With Insights, you can specify custom inference metrics in models and stream these metrics separate from your API payload to perform real-time monitoring for scenarios that involve data drift, concept drift, or variations between model versions.
Using a wide range of available monitoring systems and observability tools, you can construct dashboards to monitor metrics in production, perform anomaly detection on metrics, configure alerts on various thresholds, or even trigger CI/CD jobs to automatically retrain and publish new versions of a model.
Benefits of model performance monitoring
Insights works alongside your model catalog in Algorithmia to help you:
- Identify and correct model drift, data skews, and negative feedback loops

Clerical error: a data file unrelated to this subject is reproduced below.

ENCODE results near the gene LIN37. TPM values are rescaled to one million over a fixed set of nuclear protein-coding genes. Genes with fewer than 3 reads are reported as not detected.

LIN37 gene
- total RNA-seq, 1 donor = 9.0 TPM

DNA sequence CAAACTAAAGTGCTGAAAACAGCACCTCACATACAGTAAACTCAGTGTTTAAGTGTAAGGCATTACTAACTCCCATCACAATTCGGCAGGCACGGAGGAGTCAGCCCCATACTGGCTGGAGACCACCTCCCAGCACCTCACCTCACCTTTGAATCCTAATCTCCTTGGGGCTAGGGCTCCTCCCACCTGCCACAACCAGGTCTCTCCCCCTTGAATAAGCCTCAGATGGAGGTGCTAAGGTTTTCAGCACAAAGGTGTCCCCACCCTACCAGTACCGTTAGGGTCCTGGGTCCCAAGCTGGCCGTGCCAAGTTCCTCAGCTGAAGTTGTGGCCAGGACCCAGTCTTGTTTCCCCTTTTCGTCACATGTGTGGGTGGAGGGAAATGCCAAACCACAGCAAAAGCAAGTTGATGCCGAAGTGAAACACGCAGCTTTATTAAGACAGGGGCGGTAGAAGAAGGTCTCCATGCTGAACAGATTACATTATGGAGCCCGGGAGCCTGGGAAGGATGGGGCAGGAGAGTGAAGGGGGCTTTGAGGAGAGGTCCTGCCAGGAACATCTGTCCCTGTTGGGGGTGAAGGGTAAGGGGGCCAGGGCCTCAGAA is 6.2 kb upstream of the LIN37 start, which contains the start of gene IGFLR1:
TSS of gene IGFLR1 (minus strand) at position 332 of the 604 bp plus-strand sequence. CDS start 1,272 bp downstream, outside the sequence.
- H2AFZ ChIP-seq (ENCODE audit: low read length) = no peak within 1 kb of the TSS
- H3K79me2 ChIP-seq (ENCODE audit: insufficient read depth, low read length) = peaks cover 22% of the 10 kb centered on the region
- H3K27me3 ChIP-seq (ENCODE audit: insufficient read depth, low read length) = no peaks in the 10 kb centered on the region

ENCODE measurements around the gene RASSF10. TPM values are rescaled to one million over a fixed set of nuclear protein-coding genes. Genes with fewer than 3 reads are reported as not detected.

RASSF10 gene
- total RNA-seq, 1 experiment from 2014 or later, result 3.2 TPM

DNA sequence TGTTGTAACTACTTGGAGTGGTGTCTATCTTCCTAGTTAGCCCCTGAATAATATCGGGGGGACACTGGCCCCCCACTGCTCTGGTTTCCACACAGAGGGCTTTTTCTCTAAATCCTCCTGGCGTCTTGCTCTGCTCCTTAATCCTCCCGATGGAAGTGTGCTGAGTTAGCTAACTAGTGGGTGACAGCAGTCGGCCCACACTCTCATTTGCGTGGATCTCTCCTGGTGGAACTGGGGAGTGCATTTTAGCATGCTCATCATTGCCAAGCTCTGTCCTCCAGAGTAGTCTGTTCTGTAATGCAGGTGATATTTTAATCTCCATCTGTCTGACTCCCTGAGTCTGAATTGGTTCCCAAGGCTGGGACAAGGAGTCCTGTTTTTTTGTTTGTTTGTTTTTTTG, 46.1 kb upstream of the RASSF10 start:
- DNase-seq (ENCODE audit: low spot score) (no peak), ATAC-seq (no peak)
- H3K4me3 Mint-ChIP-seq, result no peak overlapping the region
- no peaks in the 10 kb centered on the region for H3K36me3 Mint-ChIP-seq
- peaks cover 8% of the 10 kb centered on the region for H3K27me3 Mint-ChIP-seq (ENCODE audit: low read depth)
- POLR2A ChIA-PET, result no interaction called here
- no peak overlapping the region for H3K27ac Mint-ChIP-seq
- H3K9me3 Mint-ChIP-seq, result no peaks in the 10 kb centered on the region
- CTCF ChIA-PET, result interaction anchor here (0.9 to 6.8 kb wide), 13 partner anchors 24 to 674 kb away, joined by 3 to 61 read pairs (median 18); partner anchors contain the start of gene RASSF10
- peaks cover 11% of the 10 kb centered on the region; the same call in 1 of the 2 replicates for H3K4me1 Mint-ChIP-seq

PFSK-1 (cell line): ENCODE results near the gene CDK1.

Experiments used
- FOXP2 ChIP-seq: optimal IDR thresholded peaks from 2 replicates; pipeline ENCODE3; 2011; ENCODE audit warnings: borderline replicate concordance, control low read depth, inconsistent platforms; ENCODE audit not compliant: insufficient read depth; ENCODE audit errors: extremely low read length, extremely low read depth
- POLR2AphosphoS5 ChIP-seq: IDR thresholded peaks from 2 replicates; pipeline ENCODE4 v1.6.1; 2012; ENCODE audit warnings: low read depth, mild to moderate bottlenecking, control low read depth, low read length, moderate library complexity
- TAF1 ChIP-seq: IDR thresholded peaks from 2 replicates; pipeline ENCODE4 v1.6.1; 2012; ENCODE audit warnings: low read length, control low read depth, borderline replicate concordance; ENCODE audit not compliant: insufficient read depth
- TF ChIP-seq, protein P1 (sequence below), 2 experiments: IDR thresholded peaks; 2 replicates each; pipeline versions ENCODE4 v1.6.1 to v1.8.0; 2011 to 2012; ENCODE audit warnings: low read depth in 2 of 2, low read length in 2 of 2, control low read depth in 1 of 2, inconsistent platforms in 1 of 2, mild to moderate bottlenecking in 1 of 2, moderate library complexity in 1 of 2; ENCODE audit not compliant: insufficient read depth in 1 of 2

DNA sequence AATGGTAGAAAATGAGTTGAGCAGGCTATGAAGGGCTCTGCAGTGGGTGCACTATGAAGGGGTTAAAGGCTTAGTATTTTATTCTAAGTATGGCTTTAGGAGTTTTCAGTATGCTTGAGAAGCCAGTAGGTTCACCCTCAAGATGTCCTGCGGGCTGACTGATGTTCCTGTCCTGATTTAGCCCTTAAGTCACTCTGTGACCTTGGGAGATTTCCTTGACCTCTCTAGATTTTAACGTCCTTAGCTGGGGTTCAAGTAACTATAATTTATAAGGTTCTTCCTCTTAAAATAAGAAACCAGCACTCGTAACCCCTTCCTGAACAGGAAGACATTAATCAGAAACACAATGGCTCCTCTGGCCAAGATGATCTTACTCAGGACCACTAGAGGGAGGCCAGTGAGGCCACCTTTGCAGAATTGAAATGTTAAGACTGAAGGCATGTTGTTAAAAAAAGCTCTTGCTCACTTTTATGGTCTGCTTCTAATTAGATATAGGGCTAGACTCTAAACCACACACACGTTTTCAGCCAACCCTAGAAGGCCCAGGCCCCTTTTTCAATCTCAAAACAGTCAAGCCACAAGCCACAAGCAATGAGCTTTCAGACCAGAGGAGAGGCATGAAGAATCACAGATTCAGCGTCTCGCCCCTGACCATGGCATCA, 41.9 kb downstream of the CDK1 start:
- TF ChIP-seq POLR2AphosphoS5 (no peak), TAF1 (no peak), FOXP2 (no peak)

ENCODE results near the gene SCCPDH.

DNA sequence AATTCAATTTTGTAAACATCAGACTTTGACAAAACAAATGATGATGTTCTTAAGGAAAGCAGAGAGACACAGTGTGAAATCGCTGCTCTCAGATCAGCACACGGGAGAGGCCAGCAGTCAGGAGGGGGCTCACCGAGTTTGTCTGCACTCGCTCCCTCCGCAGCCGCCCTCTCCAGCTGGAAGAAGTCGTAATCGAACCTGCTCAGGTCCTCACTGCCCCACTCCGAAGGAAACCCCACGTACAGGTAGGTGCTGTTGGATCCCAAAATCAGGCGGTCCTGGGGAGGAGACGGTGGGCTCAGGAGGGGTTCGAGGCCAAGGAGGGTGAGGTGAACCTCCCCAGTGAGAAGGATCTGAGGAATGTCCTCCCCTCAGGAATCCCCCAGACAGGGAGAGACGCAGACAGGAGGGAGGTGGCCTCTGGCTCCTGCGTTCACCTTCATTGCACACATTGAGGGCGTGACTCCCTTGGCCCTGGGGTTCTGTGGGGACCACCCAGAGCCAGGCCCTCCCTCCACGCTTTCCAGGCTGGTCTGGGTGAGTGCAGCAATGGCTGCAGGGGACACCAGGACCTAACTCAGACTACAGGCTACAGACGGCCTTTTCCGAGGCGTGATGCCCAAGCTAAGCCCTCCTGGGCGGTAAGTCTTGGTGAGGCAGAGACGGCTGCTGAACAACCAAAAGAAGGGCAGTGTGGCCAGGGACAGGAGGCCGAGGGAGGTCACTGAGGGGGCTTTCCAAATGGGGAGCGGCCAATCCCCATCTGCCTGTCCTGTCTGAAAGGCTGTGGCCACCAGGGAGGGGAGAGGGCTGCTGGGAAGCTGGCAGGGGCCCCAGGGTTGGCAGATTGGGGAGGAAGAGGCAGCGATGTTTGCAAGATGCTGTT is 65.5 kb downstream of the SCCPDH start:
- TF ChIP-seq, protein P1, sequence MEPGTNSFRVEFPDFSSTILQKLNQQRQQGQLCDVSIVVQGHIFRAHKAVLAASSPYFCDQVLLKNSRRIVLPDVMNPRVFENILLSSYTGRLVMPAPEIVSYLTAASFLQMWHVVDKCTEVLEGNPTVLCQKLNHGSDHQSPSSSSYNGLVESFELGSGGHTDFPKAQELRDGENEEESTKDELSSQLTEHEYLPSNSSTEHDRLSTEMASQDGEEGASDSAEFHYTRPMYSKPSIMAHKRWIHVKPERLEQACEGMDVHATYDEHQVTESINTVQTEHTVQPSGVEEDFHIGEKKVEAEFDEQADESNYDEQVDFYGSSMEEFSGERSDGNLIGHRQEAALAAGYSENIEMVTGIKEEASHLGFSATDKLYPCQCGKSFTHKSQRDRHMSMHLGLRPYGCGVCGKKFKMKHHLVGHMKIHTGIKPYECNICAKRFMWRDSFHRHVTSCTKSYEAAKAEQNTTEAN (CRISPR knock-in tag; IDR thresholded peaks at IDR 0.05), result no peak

- Quickly detect underperforming models and mitigate model decay
- Identify and alert on which models need to be retrained
- Reduce risk of model failure by identifying and prioritizing which models need attention
- More easily comply with internal and external audits and regulations
Capabilities of model performance monitoring
Insights helps you move models from development to production by enabling the following capabilities:
- Alignment with principles and tools from DevOps, monitoring, and automation as part of a standardized software development lifecycle approach to MLOps and model performance monitoring
- Flexible integrations with monitoring and analytics tools via Kafka metrics pipelines
- Control over which algorithms have metrics exported
- Ability to define custom metrics using any ML framework along with the Python, R, Java, and Scala language clients
- Easy integration with common monitoring and reporting platforms, including Datadog, InfluxDB, New Relic, Grafana, Kibana, and others
How model performance monitoring works
Insights builds on top of the high performance and scalability that the Algorithmia platform provides and is designed to handle a large volume of metrics coming across all versions of all algorithms across your entire model catalog.